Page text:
Perhaps you are conflating two different stories? Parts of your description match "X Marks the Pedwalk", a 1963 short story by Fritz Leiber, first published in Worlds of Tomorrow, April 1963, available at the Internet Archive.
There is no harvesting of organs or stamping of foreheads, but there is that X in the title, and here is the opening scene:
The raggedy little old lady with the big shopping bag was in the exact center of the crosswalk when she became aware of the big black car bearing down on her.
Behind the thick bulletproof glass its seven occupants had a misty look, like men in a diving bell.
She saw there was no longer time to beat the car to either curb. Veering remorselessly, it would catch her in the gutter.
Useless to attempt a feint and double-back, such as any venturesome child executed a dozen times a day. Her reflexes were too slow.
Polite vacuous laughter came from the car's loudspeaker over the engine's mounting roar.
From her fellow pedestrians lining the curbs came a sigh of horror.
The little old lady dipped into her shopping bag and came up with a big blue-black automatic. She held it in both fists, riding the recoils like a rodeo cowboy on a bucking bronco.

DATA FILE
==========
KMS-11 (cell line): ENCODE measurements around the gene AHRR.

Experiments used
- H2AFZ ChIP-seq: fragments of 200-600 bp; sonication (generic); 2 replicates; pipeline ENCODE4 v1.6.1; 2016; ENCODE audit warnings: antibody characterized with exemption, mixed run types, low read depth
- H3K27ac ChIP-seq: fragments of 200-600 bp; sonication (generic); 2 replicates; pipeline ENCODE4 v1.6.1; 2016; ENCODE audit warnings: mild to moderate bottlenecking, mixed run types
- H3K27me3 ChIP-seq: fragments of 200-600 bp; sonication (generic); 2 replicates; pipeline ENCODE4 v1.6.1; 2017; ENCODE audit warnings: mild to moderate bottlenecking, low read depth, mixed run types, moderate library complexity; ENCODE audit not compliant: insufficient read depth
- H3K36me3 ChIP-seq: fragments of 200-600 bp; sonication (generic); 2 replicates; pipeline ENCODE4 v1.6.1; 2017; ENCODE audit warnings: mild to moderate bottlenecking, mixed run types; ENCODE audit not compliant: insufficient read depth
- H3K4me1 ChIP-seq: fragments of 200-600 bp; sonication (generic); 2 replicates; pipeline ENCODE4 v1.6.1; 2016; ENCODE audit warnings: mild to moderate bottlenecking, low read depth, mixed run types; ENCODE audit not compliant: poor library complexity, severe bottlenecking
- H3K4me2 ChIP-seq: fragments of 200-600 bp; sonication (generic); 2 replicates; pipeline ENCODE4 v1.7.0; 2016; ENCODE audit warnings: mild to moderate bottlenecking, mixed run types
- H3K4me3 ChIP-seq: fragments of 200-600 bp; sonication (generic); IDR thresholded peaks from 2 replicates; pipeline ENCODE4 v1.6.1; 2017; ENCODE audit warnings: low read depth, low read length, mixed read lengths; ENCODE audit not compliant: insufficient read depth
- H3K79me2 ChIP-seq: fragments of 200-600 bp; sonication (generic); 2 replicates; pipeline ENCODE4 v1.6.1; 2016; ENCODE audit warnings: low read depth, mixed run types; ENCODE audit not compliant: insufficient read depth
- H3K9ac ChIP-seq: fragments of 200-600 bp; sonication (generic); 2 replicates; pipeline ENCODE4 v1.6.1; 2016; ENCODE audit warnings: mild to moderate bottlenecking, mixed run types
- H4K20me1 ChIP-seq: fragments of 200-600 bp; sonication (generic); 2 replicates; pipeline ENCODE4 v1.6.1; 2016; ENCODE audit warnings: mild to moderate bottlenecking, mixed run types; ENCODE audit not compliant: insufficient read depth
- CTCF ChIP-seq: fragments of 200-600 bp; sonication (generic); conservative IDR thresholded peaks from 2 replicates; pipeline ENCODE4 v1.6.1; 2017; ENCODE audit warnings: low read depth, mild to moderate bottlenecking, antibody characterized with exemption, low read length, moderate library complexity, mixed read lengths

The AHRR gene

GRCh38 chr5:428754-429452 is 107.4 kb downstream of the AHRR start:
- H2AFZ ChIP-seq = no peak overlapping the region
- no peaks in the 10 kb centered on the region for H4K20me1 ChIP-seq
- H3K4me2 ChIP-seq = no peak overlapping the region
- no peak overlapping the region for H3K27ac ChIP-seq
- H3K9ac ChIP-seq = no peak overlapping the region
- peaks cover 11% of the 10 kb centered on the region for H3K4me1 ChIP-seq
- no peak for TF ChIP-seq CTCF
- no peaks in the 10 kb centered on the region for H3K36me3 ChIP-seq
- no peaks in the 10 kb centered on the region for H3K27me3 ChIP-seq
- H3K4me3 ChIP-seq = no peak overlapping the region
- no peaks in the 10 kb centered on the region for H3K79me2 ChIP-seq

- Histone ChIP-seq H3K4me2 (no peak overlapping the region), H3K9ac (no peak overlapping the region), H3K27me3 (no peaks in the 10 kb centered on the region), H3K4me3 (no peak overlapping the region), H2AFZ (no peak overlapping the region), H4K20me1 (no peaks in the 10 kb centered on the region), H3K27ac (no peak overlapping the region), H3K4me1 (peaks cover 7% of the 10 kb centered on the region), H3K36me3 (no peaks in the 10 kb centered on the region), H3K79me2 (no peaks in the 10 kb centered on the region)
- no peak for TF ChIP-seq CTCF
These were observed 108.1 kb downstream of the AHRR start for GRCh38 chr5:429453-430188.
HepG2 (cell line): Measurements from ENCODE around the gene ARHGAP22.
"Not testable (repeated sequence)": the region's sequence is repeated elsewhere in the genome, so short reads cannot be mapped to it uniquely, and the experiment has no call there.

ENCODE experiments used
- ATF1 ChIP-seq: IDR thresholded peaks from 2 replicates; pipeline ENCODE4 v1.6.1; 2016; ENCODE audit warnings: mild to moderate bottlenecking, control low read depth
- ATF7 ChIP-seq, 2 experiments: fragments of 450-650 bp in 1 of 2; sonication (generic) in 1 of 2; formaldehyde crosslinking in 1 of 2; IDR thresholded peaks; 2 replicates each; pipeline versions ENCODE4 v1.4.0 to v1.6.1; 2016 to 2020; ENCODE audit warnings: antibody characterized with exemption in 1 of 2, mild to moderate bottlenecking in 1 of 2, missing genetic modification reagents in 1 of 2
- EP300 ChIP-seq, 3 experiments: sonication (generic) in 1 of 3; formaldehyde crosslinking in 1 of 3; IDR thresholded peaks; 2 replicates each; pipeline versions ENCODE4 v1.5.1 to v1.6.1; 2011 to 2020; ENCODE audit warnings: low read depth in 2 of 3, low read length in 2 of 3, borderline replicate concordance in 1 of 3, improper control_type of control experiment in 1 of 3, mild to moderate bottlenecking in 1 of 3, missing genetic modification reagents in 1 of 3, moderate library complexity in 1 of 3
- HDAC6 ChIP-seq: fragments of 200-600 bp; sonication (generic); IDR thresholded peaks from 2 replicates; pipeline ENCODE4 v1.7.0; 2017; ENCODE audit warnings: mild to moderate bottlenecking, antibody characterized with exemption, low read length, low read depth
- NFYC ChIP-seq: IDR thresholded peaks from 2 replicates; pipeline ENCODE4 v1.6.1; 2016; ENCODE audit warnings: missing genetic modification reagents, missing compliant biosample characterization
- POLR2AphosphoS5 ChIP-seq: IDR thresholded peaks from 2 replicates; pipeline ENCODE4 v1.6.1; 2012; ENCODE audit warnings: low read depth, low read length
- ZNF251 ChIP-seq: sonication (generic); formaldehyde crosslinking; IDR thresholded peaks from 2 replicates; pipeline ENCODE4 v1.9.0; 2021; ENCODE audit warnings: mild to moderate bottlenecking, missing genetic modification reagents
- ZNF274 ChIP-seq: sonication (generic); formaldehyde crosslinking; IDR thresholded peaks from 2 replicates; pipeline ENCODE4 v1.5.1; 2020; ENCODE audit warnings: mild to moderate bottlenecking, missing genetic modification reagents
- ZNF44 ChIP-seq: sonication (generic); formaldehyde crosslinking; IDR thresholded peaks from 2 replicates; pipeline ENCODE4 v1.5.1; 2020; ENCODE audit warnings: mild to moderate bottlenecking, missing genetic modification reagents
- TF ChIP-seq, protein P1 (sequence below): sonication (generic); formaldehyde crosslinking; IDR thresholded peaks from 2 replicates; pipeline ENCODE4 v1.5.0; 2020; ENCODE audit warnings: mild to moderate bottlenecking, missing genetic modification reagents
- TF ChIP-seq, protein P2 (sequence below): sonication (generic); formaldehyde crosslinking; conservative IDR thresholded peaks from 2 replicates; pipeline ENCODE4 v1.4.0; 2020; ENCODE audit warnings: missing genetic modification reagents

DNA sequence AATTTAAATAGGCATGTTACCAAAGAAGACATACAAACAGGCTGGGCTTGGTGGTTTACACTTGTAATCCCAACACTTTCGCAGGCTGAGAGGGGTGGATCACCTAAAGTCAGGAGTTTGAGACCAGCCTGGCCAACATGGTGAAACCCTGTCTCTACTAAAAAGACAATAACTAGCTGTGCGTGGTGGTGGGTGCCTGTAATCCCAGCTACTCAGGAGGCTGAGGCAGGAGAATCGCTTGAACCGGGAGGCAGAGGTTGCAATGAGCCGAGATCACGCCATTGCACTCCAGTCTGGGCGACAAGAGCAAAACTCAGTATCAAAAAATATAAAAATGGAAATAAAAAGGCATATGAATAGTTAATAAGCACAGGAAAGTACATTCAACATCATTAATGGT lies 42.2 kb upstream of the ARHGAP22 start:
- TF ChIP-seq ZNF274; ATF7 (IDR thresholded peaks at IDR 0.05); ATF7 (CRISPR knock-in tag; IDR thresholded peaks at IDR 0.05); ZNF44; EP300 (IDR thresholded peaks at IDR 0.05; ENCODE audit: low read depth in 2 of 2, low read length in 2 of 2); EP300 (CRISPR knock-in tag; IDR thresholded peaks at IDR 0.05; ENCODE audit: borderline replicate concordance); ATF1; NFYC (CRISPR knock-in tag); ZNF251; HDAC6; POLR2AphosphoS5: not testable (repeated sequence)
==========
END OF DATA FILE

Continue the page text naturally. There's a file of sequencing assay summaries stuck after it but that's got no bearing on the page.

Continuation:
Aiming at the base of the windshield, just as a big-game hunter aims at the vulnerable spine of a charging water buffalo over the horny armor of its lowered head, the little old lady squeezed off three shots before the car chewed her down.
From the right-hand curb a young woman in a wheelchair shrieked an obscenity at the car's occupants.
Smythe-de Winter, the driver, wasn't happy. The little old lady's last shot had taken two members of his car pool. Bursting through the laminated glass, the steel-jacketed slug had traversed the neck of Phipps-McHeath and buried itself in the skull of Horvendile-Harker.
Braking viciously, Smythe-de Winter rammed his car over the right-hand curb. Pedestrians scattered into entries and narrow arcades, among them a youth bounding high on crutches.
But Smythe-de Winter got the girl in the wheelchair.
Then he drove rapidly out of the Slum Ring into the Suburbs, a shred of rattan swinging from the flange of his right fore mudguard for a trophy. Despite the two-for-two casualty list, he felt angry and depressed. The secure, predictable world around him seemed to be crumbling.